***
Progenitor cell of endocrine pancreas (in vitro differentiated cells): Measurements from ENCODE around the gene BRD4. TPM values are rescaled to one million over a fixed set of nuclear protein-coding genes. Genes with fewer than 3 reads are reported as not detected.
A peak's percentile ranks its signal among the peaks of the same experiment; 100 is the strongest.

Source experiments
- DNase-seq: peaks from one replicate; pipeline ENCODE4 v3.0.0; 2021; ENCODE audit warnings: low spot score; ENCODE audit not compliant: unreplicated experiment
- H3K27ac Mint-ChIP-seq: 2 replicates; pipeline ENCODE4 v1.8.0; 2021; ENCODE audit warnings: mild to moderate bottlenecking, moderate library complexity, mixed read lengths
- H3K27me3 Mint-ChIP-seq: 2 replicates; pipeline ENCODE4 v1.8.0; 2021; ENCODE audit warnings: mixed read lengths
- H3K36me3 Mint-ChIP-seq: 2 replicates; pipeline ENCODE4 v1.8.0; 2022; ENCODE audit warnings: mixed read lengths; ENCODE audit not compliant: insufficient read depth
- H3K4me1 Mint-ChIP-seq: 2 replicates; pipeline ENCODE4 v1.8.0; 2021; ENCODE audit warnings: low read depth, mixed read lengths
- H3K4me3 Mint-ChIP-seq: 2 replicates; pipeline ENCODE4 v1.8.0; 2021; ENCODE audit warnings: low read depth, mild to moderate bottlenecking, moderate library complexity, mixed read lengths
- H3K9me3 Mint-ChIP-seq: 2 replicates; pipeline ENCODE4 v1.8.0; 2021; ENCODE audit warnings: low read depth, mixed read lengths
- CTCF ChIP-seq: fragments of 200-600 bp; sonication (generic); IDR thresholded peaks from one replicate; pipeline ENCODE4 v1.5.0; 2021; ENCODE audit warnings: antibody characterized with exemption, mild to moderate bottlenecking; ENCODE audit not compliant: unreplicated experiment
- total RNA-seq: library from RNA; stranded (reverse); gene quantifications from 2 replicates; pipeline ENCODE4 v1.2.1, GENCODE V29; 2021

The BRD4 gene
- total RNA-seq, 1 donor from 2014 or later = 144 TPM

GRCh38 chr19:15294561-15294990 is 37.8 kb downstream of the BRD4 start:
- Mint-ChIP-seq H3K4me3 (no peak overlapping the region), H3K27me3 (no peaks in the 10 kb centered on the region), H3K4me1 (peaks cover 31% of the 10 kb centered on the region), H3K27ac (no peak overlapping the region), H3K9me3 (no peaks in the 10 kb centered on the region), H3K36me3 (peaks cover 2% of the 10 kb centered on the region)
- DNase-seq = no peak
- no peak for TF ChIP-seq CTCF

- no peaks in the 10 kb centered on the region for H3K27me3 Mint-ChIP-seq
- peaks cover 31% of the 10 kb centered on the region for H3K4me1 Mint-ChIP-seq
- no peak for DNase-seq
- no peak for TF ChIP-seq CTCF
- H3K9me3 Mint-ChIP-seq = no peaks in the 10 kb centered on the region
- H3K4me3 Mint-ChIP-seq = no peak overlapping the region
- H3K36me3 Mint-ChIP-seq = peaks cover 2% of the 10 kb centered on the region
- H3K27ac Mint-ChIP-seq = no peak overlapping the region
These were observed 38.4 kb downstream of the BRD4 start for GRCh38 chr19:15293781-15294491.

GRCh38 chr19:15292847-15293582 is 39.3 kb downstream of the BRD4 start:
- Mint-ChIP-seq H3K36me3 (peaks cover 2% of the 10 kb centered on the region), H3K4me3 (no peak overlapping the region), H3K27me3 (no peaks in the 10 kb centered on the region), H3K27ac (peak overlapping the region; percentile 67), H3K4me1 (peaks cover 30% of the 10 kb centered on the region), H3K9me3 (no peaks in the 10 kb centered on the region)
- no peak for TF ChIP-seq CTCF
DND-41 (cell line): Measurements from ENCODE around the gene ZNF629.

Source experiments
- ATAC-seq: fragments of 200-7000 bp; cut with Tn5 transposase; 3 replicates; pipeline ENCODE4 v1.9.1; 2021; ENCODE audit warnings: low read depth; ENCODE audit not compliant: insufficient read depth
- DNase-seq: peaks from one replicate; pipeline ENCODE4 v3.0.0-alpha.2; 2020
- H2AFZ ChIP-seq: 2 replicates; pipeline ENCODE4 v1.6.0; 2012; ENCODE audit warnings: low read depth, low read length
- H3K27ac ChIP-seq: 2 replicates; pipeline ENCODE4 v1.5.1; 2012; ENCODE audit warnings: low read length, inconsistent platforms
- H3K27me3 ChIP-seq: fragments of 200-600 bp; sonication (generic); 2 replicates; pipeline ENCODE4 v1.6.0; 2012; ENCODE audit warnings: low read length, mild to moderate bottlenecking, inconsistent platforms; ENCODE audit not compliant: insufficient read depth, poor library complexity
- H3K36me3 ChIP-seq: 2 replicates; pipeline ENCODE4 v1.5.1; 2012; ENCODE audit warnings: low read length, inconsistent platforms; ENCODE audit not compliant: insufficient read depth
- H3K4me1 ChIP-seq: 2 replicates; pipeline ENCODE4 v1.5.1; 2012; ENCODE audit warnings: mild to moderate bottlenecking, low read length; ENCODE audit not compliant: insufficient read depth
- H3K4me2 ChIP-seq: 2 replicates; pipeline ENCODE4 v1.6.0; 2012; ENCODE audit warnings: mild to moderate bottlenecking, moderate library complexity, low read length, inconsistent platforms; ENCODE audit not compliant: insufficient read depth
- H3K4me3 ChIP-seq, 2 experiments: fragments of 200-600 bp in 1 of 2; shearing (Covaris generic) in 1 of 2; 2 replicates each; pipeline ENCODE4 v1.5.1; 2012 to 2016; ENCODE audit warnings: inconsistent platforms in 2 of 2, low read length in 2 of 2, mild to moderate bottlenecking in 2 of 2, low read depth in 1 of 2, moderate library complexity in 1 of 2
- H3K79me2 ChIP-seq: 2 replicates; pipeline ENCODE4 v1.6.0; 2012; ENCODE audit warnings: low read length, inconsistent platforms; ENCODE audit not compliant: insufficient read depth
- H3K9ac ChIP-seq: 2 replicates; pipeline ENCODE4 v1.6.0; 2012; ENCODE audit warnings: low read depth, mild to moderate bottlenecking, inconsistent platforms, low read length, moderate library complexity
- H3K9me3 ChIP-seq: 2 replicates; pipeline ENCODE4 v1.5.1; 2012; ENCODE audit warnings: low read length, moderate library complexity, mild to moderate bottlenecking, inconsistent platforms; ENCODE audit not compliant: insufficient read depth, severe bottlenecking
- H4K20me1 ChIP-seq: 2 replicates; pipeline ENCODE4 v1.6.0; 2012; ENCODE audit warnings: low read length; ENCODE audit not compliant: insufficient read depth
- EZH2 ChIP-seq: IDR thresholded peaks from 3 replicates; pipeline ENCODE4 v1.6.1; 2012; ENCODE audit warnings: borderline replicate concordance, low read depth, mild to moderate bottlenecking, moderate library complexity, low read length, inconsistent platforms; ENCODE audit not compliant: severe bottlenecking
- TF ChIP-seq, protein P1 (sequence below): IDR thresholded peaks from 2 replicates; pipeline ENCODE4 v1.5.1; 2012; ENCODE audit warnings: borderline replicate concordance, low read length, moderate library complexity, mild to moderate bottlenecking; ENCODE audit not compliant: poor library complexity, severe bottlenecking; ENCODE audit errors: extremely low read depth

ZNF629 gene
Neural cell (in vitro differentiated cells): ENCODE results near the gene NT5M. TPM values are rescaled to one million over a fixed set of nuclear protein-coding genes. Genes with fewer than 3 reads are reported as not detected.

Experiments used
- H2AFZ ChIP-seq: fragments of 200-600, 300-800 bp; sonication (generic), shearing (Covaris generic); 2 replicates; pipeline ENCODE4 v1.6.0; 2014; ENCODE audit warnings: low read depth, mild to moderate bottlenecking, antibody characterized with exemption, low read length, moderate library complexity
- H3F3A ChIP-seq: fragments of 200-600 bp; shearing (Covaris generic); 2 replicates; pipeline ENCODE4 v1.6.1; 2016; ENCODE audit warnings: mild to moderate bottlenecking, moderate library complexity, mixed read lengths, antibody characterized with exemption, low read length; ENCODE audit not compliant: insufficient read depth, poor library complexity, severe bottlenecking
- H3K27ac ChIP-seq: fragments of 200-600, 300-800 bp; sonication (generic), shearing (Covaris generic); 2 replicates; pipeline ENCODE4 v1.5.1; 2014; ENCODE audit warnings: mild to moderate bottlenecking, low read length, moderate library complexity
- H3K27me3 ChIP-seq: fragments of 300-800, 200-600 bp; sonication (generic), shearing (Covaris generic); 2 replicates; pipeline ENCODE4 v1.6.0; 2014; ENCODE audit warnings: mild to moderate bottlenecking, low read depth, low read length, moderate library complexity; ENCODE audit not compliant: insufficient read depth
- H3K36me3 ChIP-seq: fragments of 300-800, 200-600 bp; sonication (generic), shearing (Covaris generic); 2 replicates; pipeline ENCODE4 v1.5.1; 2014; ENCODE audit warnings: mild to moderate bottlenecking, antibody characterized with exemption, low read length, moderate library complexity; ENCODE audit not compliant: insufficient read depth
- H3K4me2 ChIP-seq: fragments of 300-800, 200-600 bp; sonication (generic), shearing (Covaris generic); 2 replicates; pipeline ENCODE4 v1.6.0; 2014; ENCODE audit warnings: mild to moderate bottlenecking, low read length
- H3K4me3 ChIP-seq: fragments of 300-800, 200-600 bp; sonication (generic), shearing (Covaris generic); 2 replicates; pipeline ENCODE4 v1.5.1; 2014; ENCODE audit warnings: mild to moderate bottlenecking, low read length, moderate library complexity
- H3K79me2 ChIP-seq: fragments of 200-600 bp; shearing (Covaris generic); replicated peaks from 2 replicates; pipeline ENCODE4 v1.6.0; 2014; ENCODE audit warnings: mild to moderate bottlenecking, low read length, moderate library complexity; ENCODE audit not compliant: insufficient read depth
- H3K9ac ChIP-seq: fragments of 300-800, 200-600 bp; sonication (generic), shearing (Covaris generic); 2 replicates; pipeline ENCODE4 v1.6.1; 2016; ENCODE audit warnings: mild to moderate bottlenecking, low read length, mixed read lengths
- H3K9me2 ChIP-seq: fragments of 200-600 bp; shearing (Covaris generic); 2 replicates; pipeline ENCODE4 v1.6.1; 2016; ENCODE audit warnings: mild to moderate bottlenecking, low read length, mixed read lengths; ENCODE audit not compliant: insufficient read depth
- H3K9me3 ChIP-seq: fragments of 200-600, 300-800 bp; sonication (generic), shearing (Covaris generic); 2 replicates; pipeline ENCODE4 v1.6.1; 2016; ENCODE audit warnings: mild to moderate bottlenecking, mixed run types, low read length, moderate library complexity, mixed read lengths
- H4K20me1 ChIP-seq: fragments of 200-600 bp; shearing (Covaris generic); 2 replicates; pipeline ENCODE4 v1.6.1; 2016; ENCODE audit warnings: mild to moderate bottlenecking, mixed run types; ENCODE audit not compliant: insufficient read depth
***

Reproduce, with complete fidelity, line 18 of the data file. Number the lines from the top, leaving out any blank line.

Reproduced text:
- no peak for TF ChIP-seq CTCF